Mclaren then ends the book with part IV, The Missional Challenge. In this section, he reformulates the mission of a Christian—how they live and interact with the world—in terms of love and solidarity with the other. His comments on the reformulation of evangelism sum up the spirit of these chapters. Calling Christians to a mutual conversion with the other, he writes, “This shared journey is not the call to convert from your religion to mine. It is, rather, the invitation for both of us to seek a deeper conversion that begins in our deepest religious identity and transforms all of life…We still cherish our distinctive religious identity, but we abandon what my friend Samir Selmanovic calls religious supremacy. We are converted from hostility, from seeing the other as a threat to be feared, pitied, eliminated, or refashioned into our image. We are converted into hosts and guests, practicing and receiving hospitality, sharing our treasures as gifts “(256, emphasis original).
Though this section, especially chapter 24 on “subversive friendship” presents some inspiring thoughts on multi-faith relations, sadly this model calls for interfaith relationships at the expense of the Gospel of Jesus Christ. Mclaren presents the church with something that is much needed, but simultaneously removes the very truths that makes up the essence of Christianity. St. Paul makes it very clear in his second letter to the Corinthians that one of our roles as Christians is the role of Ambassador: “Therefore, we are ambassadors for Christ, God making his appeal through us. We implore you on behalf of Christ, be reconciled to God. For our sake he made him to be sin who knew no sin, so that in him we might become the righteousness of God” (2 Corinthians 5:20-21, ESV). Yet we must remember also that our religion is worthless without love (1 Corinthians 13:1-3). We must be Christians who are characterized by love as we bring the radical and demanding Gospel of Christ to a world. It is inclusive in that the call is open to everyone, yet it is exclusive in that it calls those who would receive it to repent and change both their belief and actions.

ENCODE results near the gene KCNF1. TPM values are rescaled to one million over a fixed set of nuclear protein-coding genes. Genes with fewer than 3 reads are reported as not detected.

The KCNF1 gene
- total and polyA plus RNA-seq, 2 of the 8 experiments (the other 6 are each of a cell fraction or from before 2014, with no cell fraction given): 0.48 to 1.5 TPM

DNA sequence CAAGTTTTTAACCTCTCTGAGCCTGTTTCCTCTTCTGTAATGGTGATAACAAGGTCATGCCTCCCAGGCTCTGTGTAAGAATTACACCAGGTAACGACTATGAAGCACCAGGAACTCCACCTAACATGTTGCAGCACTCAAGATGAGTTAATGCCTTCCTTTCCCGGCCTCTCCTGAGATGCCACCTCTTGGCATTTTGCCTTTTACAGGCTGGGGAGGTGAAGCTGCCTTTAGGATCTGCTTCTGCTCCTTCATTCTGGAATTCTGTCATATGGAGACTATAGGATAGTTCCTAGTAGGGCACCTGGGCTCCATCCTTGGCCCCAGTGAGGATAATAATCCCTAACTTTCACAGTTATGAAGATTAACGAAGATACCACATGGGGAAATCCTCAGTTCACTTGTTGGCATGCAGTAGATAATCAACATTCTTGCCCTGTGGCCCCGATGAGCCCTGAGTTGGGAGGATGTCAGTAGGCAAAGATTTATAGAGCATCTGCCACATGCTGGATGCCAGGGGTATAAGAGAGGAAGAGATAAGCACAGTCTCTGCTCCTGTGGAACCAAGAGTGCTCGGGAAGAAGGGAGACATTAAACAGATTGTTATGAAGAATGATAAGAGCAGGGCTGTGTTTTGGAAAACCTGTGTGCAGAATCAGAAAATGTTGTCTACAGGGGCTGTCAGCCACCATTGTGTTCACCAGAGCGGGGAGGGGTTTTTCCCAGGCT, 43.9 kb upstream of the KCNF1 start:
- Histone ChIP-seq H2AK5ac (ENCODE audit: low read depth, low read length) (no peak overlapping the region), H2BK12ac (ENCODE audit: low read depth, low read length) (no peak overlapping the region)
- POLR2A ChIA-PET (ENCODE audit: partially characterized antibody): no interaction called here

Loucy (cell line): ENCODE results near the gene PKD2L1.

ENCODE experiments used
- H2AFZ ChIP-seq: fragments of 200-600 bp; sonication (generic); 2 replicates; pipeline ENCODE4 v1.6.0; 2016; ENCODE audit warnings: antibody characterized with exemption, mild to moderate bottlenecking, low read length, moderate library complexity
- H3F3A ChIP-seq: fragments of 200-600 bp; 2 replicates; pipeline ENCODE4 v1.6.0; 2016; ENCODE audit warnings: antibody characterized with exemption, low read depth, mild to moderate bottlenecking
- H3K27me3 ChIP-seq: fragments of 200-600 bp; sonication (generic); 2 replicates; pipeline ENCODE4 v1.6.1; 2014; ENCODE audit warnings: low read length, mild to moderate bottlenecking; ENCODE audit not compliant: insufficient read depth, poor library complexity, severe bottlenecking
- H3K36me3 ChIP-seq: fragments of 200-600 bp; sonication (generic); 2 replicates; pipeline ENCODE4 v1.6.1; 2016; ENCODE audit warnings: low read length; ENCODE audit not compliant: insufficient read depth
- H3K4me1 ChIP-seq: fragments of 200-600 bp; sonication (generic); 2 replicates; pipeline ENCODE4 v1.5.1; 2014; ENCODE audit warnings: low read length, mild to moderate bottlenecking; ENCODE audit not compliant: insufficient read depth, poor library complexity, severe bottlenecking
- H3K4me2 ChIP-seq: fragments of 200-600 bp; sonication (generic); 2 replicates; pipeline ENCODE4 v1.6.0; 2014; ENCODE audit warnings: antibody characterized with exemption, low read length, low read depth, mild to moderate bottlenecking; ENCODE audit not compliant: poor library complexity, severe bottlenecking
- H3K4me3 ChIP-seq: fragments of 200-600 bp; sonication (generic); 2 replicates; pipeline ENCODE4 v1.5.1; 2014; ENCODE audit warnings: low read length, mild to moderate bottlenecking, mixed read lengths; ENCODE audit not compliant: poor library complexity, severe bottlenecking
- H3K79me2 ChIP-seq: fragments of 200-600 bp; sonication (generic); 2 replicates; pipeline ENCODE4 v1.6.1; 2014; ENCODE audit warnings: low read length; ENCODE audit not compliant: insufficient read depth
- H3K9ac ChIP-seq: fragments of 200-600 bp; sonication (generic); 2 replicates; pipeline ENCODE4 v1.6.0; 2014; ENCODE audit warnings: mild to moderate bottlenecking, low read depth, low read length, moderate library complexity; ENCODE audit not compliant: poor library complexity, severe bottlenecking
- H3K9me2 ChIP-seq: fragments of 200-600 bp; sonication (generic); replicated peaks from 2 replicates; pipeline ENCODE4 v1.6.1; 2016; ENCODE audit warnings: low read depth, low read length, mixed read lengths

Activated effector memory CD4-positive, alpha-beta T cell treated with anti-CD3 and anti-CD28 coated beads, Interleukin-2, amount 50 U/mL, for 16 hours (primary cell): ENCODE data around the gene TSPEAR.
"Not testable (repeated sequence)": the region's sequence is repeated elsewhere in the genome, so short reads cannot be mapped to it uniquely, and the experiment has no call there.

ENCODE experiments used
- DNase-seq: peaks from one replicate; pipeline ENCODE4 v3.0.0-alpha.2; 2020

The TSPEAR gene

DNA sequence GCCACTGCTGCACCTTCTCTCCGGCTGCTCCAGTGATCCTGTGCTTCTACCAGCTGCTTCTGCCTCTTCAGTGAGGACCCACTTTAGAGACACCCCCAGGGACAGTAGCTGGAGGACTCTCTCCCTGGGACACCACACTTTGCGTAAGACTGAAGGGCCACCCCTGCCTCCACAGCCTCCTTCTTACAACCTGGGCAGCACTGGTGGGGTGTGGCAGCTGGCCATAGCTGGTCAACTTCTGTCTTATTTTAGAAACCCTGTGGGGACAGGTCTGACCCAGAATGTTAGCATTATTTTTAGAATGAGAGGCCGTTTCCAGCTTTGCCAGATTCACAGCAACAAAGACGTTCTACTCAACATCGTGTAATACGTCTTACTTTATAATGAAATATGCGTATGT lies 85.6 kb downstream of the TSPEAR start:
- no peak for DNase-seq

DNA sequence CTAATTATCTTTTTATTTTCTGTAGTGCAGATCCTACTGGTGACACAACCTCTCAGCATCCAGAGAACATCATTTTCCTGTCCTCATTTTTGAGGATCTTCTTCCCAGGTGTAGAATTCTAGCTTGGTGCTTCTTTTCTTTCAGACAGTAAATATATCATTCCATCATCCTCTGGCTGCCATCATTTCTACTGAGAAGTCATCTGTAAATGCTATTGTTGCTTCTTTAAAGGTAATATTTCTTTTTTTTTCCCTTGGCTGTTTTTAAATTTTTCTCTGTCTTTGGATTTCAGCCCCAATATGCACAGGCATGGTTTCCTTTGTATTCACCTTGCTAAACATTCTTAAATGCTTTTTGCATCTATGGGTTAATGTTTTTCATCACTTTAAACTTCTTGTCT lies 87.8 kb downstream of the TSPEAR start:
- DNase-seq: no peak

So is it possible to have genuine friendships with the other while still holding to the Gospel? Yes! If you survey a room of orthodox Christians, the vast majority will have either family or friends who hold different religious beliefs than them, yet are close to them and cherish them as a person. We have friends and family that may be offended and repulsed by our exclusive beliefs but still love and cherish us as we also love and cherish them. We must continue this tradition and take it a step further by actively seeking such relationships.
So what does such an interfaith relationship look like? It looks just like most other relationships. It includes having a genuine interest in them as a human just as you do with all of your friends. It means loving them as you love yourself. It means experiencing life with them and being there for them. It means respecting their religious beliefs and not being afraid to affirm that there is truth and common ground between your two beliefs. Yet it also includes showing them their eternal need for our Savior and Lord, Jesus Christ.
I am not going to deny that exclusive beliefs may cause tension, but it is a tension we must accept. We must seek to minimize the tension through our love, but not through changing our beliefs. Let us seeks authentic and meaningful relationships with those of different faiths while maintain a fervent belief in Jesus Christ and his Gospel.